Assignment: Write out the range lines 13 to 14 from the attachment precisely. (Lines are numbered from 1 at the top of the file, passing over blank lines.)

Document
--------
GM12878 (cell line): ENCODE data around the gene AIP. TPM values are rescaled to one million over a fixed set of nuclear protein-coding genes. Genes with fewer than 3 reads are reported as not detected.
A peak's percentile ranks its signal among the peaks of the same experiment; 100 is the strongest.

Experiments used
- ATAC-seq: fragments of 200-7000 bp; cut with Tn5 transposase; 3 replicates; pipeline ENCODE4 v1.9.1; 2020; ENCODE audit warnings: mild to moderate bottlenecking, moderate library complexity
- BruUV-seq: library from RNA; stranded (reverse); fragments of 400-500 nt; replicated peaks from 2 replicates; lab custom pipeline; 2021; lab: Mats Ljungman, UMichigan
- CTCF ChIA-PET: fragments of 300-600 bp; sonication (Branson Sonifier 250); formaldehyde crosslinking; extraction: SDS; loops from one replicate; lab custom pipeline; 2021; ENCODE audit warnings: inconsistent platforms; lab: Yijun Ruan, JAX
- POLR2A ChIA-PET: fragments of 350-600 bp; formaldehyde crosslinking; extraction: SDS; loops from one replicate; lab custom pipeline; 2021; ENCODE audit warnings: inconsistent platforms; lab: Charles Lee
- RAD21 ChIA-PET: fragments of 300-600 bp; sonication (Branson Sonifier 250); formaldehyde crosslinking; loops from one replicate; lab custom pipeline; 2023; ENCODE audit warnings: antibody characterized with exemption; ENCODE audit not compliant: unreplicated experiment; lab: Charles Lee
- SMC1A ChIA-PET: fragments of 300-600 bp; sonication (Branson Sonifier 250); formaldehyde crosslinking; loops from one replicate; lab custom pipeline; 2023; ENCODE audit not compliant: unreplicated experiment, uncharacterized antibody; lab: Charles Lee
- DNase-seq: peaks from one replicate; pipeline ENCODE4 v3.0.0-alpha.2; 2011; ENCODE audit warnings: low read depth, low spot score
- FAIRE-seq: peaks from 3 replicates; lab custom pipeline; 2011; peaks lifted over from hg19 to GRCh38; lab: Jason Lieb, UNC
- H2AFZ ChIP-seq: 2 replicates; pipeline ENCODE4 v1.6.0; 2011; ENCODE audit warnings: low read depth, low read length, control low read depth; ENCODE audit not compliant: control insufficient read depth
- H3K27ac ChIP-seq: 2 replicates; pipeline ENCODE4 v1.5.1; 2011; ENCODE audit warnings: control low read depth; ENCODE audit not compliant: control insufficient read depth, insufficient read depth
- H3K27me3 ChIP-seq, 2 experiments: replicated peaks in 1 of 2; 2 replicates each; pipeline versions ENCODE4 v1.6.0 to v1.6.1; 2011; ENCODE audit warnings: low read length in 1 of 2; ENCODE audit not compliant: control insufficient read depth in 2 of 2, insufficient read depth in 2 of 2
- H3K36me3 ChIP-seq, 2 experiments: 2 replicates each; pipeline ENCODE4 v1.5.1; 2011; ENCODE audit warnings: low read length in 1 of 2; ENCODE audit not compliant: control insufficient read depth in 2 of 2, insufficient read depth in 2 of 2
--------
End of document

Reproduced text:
- H3K27ac ChIP-seq: 2 replicates; pipeline ENCODE4 v1.5.1; 2011; ENCODE audit warnings: control low read depth; ENCODE audit not compliant: control insufficient read depth, insufficient read depth
- H3K27me3 ChIP-seq, 2 experiments: replicated peaks in 1 of 2; 2 replicates each; pipeline versions ENCODE4 v1.6.0 to v1.6.1; 2011; ENCODE audit warnings: low read length in 1 of 2; ENCODE audit not compliant: control insufficient read depth in 2 of 2, insufficient read depth in 2 of 2